Welcome to the Special Issue of the FastTIMES titled: Drone Geophysics and Remote Sensing. Within these covers are insightful articles providing into the rapidly evolving, energetically advancing world of drones employed in the service of mapping the surface and, most importantly, what lies within the subsurface of the earth. There are twelve invited articles along with the normal cadre of regular columns, many providing news and information about drones and their usage in the agriculture, environmental, geotechnical, infrastructure, UXO, and resource exeploration markets. In addition, there are editorials and opinion pieces on the state of EEGS and the profession of Near Surface Geophysics. In my humble opinion, the only word that comes close to describing this issue is EPIC. But then, as the Guest Editor, I will allow that I might be biased. Nevertheless, I have every confidence that you will find this issue not only informative but thoroughly thought provoking as you consider how to integrate drone geophysics and remote sensing into your work flow.
Up first is an article by Jan Franke titled The Future of Drone Geophysics. Jan provides an well studied overview on how drones are currently being applied to subsurface geophysical characterization, surface imaging using a remote sensing techniques, and the detection of gaseous emissions. I believe you will be amazed by the number of sensors available today for drone enabled geophysical and remote sensing surveys.
J.D. Hewson and his co-authors review the satellite sensor technology applied to mapping geology along with recent and upcoming developments in the satellite sensors and, most importantly, their adaption for use on drones in the appropriately titled Status and Developments in Geological Remote Sensing. Pivoting towards what some might consider a non-geophysical direction, Aaron Bufton reports on the technology advances and markets for methane mapping in UAV Methane Detection: Latest Advances and Current State of the Markets.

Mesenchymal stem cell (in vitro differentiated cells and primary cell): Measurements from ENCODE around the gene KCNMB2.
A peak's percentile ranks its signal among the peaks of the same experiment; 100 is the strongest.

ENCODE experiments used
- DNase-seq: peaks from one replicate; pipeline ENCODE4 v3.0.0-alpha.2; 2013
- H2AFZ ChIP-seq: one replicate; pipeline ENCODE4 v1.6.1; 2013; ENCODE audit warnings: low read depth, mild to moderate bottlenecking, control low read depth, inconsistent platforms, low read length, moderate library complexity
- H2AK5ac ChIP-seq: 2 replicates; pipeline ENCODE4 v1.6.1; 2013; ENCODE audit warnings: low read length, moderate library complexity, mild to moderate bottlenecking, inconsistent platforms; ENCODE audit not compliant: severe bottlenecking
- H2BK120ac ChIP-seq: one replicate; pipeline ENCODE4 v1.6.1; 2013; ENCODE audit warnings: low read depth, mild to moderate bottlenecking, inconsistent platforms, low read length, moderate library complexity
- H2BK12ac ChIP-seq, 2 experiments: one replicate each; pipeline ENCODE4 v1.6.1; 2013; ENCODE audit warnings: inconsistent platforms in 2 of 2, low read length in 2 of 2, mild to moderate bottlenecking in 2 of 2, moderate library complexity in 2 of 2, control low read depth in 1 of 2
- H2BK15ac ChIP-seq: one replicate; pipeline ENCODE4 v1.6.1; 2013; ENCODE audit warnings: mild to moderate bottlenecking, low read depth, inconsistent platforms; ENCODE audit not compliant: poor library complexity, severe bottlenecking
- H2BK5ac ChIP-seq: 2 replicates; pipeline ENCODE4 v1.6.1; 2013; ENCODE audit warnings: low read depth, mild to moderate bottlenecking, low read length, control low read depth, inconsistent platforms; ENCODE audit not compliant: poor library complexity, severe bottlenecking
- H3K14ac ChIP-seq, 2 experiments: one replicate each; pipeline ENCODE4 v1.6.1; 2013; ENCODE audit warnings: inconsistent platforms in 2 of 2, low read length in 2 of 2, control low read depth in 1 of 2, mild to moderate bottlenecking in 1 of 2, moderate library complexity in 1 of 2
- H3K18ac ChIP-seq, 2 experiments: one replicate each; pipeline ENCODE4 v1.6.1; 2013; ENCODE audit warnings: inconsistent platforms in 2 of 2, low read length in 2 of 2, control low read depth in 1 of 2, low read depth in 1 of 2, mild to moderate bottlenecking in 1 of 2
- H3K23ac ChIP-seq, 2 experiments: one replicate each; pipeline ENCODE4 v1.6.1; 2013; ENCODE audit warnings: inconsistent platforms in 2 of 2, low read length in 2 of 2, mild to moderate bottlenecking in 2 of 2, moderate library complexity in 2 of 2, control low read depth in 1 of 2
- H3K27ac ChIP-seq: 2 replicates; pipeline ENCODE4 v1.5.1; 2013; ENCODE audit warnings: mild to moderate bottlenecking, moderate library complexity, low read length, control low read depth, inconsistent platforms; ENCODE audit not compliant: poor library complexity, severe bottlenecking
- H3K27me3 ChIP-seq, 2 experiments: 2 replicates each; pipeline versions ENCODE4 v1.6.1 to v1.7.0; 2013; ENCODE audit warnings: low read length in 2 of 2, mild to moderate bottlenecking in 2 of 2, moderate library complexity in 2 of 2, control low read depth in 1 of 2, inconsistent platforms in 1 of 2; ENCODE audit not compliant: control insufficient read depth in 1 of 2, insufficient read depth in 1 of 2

The next two articles are focused on use cases within the agricultural market. Triston Campbell and Peter Kearns describe the complimentary use of satellite and drone remote sensing data for assessing and predicting the health of bee populations in their article Honey from space: detection of flowering plants from satellites with UAV calibration. Barry Allred writes about UAVs equipped with thermal cameras to locate farmland irrigation drain tiles and the application of ground penetrating radar to verify the location in GPR and UAV Mapping of Agricultural Subsurface Drainage Systems: A Research Overview.
Ronald Koomans and Hans Limburg describe a revolutionary new gamma ray spectrometer for use on a drone in their article titled Drone-borne gamma ray spectrometry – a dream come true. In the following article, titled Semi-airborne Electromagnetics using a Multi-copter, Johannes Stoll and his coauthors provide a good description along with results of a resurrected and updated electromagnetic (EM) method based on the use of surface transmitter and the drone mounted receiver.
Jose Arce and his co-authors provide an excellent case history of a UAV magnetic survey applied to mineral resource exploration in the article titled The Rapsodia UAV Magnetometry Case History. Martin Helmke and George Schultz discuss the technology for accurate ultra-low altitude terrain following as it pertains to magnetic surveys for UXO in their article Effective UAS Terrain Following for UXO Magnetometry. This is followed by an intriguing article titled Multicopter-based Pentamag System Proves Our Realistic Performance Metrics in which Johannes Stoll and his co-authors describe in detail the development five (5) sensor magnetic mapping system designed for UXO detection and delineation.